Demand outstripping supply is a common concern when it comes to buying in goods and services, but increasingly this phrase is also being applied to the recruitment of highly skilled and talented purchasing professionals.

The purchasing and supply management profession is continuing to grow and expand its influence. This in turn has led to increased recognition of a career that's going places, with a growing number of candidates vying for the top jobs. There have always been opportunities for good purchasers, but following a marked swing from a supplier-controlled industry to one that is increasingly purchasing led, employers are finding that the number of talented purchasing and supply staff available cannot satisfy the increased demand for quality individuals.

School-leavers route

Some may choose to enter a career in purchasing straight from school, although this will obviously mean starting at a junior level and learning on the job. There are no requisite subjects to study at school to assist with this career choice, although business studies and economics may be of use. Many individuals at this level will study for the professional qualification in purchasing provided by the Chartered Institute of Purchasing and Supply (CIPS). The qualification structure starts at level 2 - the introductory certificate in purchasing and supply - which is equivalent to GCSE level and would be the most appropriate entry point for school leavers.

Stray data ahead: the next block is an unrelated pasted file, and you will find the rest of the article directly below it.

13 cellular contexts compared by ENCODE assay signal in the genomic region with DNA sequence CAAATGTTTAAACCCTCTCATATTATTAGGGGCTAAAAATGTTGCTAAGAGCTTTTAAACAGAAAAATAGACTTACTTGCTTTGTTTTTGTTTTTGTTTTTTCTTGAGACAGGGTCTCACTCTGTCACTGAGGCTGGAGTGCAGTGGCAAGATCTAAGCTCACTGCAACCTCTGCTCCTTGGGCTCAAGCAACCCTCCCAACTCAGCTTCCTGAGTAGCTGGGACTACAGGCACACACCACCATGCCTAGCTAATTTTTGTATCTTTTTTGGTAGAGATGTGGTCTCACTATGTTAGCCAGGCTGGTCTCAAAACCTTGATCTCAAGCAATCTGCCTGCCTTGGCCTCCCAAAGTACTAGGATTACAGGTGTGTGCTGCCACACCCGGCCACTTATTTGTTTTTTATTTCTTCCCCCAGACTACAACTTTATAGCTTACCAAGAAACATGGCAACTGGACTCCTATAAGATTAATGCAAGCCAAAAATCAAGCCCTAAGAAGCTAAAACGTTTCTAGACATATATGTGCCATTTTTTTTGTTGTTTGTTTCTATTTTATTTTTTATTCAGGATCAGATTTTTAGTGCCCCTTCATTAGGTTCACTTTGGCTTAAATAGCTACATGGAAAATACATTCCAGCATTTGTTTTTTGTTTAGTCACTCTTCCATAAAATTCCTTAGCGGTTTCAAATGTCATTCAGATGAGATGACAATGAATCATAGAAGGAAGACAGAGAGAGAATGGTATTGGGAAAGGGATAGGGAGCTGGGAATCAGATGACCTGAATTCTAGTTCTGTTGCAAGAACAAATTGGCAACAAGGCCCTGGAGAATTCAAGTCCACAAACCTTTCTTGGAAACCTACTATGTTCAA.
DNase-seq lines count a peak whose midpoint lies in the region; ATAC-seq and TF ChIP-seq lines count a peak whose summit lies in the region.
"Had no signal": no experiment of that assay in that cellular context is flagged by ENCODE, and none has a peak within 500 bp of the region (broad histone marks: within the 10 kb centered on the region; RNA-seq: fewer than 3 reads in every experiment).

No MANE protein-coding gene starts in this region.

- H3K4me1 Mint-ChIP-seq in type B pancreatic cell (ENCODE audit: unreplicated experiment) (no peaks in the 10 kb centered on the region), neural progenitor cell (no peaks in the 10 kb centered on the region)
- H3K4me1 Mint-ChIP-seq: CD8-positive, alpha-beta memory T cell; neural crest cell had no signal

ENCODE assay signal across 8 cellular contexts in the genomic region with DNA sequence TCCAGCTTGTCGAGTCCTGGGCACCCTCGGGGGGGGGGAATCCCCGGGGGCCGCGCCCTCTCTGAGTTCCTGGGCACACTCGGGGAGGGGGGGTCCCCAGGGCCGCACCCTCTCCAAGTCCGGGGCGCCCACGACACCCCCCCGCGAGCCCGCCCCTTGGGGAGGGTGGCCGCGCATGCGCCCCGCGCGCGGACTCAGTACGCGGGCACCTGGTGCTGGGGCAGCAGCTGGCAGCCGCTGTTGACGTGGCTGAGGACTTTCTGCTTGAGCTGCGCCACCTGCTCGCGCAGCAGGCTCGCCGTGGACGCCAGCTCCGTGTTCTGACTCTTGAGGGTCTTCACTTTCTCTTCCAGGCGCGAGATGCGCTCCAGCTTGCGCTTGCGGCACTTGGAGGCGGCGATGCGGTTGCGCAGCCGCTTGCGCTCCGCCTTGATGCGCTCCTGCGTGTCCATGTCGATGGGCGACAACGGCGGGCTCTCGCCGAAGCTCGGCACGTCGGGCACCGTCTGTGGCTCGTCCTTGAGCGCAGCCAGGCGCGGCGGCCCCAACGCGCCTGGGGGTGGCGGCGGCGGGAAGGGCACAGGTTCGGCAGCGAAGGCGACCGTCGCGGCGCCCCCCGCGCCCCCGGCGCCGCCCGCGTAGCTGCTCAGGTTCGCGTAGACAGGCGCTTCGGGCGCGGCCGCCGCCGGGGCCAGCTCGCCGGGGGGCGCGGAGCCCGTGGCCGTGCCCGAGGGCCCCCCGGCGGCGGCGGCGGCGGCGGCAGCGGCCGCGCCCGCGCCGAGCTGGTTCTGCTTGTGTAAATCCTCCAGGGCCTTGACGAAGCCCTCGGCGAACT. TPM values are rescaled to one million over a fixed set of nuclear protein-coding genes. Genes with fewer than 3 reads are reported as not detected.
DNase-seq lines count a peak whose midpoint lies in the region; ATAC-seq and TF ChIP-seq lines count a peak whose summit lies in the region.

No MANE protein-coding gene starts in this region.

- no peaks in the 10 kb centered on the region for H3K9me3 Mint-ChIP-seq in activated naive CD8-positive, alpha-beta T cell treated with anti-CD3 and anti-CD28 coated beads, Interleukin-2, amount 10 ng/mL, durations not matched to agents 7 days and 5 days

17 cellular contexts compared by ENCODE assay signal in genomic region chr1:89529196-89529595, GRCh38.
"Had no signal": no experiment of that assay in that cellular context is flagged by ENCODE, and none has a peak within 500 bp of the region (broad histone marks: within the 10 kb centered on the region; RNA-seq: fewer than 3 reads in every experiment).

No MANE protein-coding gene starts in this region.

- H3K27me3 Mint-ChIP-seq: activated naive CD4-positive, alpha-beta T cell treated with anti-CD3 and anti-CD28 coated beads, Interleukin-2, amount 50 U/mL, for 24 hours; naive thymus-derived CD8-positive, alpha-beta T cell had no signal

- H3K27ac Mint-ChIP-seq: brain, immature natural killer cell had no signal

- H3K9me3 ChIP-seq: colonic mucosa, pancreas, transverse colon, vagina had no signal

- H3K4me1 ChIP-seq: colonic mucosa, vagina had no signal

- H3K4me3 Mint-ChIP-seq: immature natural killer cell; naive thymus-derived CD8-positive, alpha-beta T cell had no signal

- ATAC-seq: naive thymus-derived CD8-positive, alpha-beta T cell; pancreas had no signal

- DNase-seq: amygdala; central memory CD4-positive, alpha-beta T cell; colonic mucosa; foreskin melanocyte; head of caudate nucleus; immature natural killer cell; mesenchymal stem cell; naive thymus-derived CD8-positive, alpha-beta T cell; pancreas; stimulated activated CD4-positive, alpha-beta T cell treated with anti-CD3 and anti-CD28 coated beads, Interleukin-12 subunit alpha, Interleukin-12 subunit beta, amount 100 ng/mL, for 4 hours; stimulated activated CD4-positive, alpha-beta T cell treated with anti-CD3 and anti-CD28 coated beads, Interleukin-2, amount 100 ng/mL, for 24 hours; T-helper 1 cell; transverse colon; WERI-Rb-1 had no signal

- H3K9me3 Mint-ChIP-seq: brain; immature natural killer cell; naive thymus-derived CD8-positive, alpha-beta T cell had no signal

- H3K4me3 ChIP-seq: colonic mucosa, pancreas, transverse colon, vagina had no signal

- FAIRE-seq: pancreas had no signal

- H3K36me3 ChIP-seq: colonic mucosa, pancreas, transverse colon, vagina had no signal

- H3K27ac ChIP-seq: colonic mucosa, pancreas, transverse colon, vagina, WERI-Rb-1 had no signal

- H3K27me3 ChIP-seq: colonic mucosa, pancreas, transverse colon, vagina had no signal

The graduate route

Although there are a variety of routes into purchasing, these days the majority of people are opting for an educational element to help support their career. Employers are looking for high-calibre graduates, often with either a specialist purchasing and supply degree or a more general business degree. Once in position, many will find that their employer will encourage to them to sit the CIPS graduate diploma: a degree-level professional qualification. For those who have studied business-related degrees, there may be some exemptions from the CIPS qualification, but this will be assessed on application.

A range of universities and colleges offer both undergraduate and postgraduate degrees in purchasing and supply management that are accredited by CIPS. Upon completion of those degrees, and once the individual has gained three years of work experience, they will be offered full membership of the institute (known as MCIPS).